Perhaps instead of wasting another day on the pointless cycle of whether people who tweet racist, anti-Semitic, anti-immigrant, and anti minority statements actually cause anti-Semitic, anti-immigrant, and anti-minority attacks or just stoke what was there to begin with, we should content ourselves with accepting that this is actually beside the point. The point is that people who hate Jews and immigrants and minorities believe that when they commit violence against these people, they are behaving as the followers their president wants them to be. Do all or most of the president’s fans believe this? Certainly not. But we have we seen far too many of them performing on the words the president puts out there.
To use Gillum’s framing, “I’m not calling Donald Trump a perpetrator of hate crimes. I’m simply saying that the perpetrators of hate crimes assume they are behaving as the followers he wants them to be.”
When it comes to what each of us can do to address the system that produced these perpetrators, Lithwick ends with this:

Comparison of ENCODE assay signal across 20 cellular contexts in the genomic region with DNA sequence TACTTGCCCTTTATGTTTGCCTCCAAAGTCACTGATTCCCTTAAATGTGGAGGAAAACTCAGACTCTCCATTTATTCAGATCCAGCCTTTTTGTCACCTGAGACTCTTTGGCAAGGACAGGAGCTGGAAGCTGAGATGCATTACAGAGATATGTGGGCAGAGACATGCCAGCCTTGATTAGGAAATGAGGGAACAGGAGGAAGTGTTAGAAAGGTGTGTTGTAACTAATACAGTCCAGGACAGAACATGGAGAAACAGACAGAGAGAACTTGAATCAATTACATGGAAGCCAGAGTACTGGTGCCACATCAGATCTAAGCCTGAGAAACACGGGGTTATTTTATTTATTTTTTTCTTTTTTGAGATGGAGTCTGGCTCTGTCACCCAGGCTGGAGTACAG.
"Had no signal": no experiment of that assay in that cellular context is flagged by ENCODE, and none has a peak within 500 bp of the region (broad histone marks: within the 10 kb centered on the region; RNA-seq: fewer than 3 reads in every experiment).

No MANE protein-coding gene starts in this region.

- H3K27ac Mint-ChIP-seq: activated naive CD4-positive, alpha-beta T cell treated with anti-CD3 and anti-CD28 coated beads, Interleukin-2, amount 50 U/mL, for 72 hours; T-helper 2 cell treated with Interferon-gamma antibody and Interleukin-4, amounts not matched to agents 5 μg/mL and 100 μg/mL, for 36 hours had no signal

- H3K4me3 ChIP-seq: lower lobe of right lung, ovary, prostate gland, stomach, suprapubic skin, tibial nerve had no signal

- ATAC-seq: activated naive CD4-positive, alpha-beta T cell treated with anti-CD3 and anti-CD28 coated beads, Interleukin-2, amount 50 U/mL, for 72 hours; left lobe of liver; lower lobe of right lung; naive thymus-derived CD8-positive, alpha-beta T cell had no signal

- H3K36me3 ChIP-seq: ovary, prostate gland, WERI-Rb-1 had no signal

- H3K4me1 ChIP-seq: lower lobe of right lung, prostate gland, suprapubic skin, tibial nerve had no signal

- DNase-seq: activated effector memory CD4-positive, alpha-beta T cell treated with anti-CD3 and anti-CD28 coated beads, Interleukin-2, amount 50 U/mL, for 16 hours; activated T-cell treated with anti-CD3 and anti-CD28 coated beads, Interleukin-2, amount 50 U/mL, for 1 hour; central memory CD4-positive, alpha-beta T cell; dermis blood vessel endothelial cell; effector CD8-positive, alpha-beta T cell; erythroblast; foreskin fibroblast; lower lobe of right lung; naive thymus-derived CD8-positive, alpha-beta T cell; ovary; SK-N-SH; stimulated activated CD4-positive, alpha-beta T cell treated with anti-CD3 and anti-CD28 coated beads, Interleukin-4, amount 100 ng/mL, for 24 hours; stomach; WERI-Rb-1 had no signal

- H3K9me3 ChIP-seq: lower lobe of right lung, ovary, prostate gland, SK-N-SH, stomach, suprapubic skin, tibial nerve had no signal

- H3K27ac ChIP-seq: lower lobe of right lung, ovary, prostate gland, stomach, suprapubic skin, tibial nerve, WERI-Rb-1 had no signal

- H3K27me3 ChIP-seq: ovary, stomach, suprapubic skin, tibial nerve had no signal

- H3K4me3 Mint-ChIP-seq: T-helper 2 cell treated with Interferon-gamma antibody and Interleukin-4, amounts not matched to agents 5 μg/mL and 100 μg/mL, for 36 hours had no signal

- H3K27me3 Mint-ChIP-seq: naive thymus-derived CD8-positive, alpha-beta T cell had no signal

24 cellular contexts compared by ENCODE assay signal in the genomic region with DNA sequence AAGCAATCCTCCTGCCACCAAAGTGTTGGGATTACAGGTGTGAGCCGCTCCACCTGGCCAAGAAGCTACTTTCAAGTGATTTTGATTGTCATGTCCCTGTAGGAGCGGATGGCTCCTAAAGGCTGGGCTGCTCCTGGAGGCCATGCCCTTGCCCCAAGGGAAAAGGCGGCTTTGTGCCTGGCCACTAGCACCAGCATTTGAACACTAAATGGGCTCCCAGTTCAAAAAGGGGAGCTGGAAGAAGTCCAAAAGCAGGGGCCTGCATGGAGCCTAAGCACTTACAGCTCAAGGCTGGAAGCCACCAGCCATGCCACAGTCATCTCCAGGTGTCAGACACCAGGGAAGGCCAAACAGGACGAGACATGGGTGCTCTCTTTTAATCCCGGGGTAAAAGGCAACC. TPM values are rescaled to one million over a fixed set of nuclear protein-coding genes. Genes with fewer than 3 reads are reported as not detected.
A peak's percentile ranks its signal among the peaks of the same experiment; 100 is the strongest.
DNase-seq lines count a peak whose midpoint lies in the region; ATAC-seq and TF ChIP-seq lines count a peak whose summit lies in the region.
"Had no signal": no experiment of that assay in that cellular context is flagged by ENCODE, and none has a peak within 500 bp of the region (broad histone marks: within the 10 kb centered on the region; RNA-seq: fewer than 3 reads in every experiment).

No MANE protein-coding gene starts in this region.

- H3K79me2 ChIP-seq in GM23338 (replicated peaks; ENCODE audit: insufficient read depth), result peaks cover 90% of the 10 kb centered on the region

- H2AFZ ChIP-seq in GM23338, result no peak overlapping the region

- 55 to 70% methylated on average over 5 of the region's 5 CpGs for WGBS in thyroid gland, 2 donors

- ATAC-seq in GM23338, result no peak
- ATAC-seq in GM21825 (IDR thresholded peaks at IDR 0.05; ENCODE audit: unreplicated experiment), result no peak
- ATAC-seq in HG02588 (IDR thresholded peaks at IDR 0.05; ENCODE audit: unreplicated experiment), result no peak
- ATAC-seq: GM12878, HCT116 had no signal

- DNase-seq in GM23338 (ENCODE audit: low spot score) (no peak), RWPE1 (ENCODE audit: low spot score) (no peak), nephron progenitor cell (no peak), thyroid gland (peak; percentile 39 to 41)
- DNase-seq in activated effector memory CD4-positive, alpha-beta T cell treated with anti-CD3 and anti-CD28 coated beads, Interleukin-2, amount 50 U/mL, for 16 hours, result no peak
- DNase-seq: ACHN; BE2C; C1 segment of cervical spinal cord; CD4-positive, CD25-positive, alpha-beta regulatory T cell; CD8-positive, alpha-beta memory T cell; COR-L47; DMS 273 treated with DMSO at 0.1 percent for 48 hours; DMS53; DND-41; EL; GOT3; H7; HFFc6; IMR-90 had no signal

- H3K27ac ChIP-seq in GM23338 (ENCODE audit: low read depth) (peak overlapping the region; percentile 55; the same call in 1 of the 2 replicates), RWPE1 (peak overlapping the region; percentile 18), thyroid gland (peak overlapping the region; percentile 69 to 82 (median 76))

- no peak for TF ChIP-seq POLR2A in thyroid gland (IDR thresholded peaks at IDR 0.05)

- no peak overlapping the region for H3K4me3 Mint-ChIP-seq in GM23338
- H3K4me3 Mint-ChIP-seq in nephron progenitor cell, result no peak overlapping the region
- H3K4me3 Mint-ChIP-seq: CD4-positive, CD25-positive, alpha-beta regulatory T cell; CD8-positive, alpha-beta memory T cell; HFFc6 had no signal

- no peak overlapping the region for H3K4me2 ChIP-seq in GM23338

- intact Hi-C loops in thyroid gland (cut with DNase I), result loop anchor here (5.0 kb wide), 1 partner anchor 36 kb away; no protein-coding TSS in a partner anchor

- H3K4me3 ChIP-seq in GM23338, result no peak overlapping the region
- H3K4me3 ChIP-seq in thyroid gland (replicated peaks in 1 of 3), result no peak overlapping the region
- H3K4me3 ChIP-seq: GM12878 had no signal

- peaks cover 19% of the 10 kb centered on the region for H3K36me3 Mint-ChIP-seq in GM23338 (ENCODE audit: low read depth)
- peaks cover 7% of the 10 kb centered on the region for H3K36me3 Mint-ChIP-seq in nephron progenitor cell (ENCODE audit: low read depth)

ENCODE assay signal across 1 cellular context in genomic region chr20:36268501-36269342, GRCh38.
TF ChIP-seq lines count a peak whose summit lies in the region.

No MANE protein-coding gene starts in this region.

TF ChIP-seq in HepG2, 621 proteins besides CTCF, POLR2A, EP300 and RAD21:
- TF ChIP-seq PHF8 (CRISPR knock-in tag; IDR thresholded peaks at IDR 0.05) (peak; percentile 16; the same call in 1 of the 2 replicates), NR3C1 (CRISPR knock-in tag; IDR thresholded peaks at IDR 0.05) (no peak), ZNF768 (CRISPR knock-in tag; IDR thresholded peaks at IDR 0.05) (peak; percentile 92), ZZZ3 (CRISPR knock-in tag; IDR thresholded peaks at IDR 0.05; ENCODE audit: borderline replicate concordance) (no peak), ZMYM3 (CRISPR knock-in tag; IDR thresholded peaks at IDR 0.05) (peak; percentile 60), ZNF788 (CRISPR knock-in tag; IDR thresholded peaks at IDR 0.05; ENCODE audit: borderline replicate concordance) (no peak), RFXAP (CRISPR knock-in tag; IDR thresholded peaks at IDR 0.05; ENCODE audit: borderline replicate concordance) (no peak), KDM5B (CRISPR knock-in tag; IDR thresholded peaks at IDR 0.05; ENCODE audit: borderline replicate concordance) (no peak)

Our job this weekend will have two components—we will not only have to do this within our lives, but for the country. We will try to show our children that there are stark differences between love and hate, between hopelessness and hope, and between truth and fabrications. We will also have to show our children what kind of people we want them to be, because as it turns out, when you show people who you want them to be, they believe you. That is the nature of human beings. It is excruciating, but we can perhaps honor those who fell in their own house of prayer this week by remembering the division between light and dark, between hope and hopelessness, and by showing our children that we need them to choose to stand in the light.
As we watch Donald Trump bully his opponents and act like a two year-old throwing temper tantrums, I am reminded that sometimes we can get lost in convoluted or complex arguments about things that we all try to teach our children at a very early age. Robert Fulghum wrote a best-selling book about that titled, All I Really Need to Know I Learned in Kindergarten. Similarly, I would suggest that all we really need to know in this Trump era we learned in kindergarten: the “stark differences between love and hate, between hopelessness and hope, and between truth and fabrications.”
Of course, putting that into practice is much more challenging than putting it into words. But we need a reminder in this country right now about the basic concepts of right and wrong, truth and lies, hate and love.